Diakonos Oncology's dendritic cell vaccine shows promise despite development hurdles

By Isabel Cameron

- Last updated on GMT

© Getty Images
© Getty Images

Related tags Oncology Cancer Clinical trials Vaccine

Cellipoint Bioservices signed an agreement with Diakonos Oncology in October 2023 for the development and manufacturing of DOC1021, an autologous dendritic cell (DC) vaccine.

The collaboration was announced after Diakonos Oncology revealed promising results of the ongoing phase 1 trial evaluating DOC1021 in newly diagnosed patients with glioblastoma multiforme (GBM) administered following surgical intervention and standard postoperative chemoradiation.

The FDA subsequently granted the vaccine a Fast Track Designation for the indication.

Currently, the only FDA-approved DC vaccine, Dendreon’s Provenge, did not make a lasting impact, indicating significant developmental challenges for DOC1021 and other agents using a DC-based platform, according to data and analytics firm GlobalData.

GBM is the most frequent and aggressive primary brain tumor associated with a grim prognosis, underscoring the need for new therapeutic strategies. DC-based tumor vaccines, such as DOC1021, present a potential innovative treatment.

DC-based tumor vaccines trigger the patient’s adaptive immunity to elicit a cytotoxic T-lymphocyte response against tumor cells expressing the target antigens, resulting in tumor lysis. 

Jasminemay Barcelon, oncology and hematology analyst at GlobalData, said: “Many clinical trial studies involving DC vaccines have reported induction of an antitumoral response and improved survival after DC vaccine administration. Most DC vaccines are in development for the adjuvant setting in conjunction with standard-of-care (SOC) treatments and have gained some success in other indications, such as Dendreon’s Provenge."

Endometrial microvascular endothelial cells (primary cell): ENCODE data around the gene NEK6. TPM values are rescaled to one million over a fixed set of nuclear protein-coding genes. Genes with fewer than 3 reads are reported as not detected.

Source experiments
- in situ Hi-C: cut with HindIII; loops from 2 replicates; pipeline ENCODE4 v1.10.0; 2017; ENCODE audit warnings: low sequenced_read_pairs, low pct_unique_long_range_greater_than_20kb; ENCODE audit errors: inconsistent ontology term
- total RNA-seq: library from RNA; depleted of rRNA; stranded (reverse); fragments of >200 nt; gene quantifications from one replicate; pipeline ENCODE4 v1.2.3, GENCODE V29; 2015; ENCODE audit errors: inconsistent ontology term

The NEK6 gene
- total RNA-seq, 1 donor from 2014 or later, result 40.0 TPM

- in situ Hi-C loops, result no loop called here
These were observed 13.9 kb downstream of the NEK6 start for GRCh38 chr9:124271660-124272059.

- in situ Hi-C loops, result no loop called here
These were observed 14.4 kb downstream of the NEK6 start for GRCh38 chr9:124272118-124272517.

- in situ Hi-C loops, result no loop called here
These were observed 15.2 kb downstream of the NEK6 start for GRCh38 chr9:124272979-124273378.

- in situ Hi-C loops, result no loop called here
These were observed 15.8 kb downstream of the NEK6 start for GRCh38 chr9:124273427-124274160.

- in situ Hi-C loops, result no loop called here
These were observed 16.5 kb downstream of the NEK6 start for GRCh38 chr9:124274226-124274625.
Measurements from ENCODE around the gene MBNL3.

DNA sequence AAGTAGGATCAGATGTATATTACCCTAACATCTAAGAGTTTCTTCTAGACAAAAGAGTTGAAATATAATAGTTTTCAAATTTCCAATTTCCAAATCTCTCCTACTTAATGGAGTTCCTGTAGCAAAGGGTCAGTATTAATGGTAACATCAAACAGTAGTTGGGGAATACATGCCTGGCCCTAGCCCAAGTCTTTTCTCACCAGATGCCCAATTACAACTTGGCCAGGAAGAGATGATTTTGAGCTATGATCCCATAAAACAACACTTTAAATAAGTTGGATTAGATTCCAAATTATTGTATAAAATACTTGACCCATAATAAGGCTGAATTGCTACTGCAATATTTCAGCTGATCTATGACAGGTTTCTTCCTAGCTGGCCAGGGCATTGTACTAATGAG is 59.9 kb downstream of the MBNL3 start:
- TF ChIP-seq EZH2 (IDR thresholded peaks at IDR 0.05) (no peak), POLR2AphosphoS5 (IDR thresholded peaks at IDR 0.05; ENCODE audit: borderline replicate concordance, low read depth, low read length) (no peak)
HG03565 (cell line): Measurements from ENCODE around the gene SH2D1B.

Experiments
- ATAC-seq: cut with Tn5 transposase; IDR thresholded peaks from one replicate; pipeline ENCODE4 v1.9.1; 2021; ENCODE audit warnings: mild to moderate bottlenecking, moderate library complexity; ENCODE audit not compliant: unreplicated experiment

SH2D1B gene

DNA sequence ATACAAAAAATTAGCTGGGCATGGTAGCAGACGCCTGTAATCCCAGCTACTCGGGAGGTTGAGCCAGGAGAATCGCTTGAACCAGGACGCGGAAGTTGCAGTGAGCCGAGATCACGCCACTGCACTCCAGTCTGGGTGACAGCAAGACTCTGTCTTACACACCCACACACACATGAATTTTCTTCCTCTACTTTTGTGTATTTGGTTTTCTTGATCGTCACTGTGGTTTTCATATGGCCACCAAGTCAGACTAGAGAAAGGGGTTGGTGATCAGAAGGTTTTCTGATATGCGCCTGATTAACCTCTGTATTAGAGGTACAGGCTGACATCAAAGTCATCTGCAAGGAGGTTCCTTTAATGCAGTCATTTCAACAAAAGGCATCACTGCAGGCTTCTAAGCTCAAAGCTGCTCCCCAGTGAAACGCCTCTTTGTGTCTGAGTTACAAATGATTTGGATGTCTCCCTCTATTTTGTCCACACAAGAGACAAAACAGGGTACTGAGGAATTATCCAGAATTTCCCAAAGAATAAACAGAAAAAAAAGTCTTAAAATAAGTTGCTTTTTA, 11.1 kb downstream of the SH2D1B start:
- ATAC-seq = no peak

Provenge, a DC-based vaccine for asymptomatic or minimally symptomatic metastatic castration-resistant prostate cancer, was granted FDA approval based on an extended median overall survival (OS) of 4.1 months longer than placebo.

However, the phase 3 trial results garnered criticism, as the control arm performed worse than expected.

There has also been limited uptake of Provenge in the clinic due to its associated cost and initial unclear reimbursement status. However, Provenge is undergoing studies in combination with checkpoint inhibitors and radiation therapy.

The current pipeline of dendritic cell vaccines in glioblastoma includes 21 ongoing global clinical trials with five phase 1, four phase 1/2, nine phase 2, one phase 2/3, and two planned phase 3.

Despite promising safety and efficacy data, only Northwestern Biotherapeutics’ DCVax-L vaccine has met clinical expectations for approval in Germany for GBM patients, making it difficult to ascertain the future success of Diakonos Oncology’s DOC1021.

According to GlobalData, phase 1 drugs for GBM have an 82% phase transition success rate (PTSR) indication benchmark, whereas DOC1021 possesses a 55% PTSR, 27% below the indication benchmark.

In terms of direct competitors for DOC1021 in GBM, DCVax-L is a potential contender. DCVax-L employs a similar DC-based vaccine platform, which has an orphan drug designation by the FDA for the adjuvant treatment of GBM and low-grade glioma and has seen a substantially improved OS in a phase 3 trial in newly diagnosed patients.

Northwestern Biotherapeutics recently announced plans for the submission of a Marketing Authorization Application to the Medicines and Healthcare Products Regulatory Agency for commercial approval of DCVax-L in the UK.

In addition, AiVita Biomedical’s AVGBM-1 and Immunomic Therapeutics’ ITI-1000 have planned phase 3 trials following success in phase 2 trials.

Barcelon concludes: “GBM is an indication with a very high unmet need and is likely to see a large impact from cell therapies. DC-based vaccines will be able to penetrate the market effectively in such a difficult-to-treat indication, pending success in clinical trial phase progression and comparative clinical translation against other well-established immuno-oncology therapies.

“The low likelihood of DOC1021 approval for GBM of 1% reflects current limitations in DC-based vaccine development, including improved antigen selection, potential suboptimal clinical trial design and criteria, and difficulties in labor-intensive manufacturing and cost. Considerable challenges await Diakonos Oncology’s DOC1021 journey in the clinical trial space as GlobalData continues to monitor the progress of these trials with interest.”

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